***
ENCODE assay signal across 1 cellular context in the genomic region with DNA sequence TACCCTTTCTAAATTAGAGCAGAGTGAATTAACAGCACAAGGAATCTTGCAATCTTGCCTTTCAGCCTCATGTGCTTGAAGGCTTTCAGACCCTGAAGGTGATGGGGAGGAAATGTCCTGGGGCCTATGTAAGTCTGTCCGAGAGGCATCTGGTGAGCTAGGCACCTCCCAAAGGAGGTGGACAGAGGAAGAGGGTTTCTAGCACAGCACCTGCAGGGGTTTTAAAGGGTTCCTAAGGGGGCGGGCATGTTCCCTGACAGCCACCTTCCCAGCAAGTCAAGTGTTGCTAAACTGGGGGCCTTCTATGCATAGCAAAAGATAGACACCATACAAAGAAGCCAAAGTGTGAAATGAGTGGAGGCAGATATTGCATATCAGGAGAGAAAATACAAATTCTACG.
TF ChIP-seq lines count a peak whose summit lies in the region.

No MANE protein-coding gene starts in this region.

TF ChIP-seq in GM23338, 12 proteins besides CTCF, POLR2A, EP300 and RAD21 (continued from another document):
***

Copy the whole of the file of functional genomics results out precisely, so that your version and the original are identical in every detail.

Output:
ENCODE assay signal across 1 cellular context in the genomic region with DNA sequence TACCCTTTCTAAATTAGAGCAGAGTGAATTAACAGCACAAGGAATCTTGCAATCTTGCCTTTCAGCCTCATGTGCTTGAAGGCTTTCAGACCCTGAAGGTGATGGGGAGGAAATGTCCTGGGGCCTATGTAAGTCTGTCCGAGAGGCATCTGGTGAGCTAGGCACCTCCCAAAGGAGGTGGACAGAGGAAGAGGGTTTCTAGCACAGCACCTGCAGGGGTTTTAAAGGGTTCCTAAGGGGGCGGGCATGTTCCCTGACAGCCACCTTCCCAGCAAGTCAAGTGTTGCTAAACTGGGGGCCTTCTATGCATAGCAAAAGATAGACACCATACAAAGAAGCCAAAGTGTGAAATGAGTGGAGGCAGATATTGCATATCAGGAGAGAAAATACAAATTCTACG.
TF ChIP-seq lines count a peak whose summit lies in the region.

No MANE protein-coding gene starts in this region.

TF ChIP-seq in GM23338, 12 proteins besides CTCF, POLR2A, EP300 and RAD21 (continued from another document):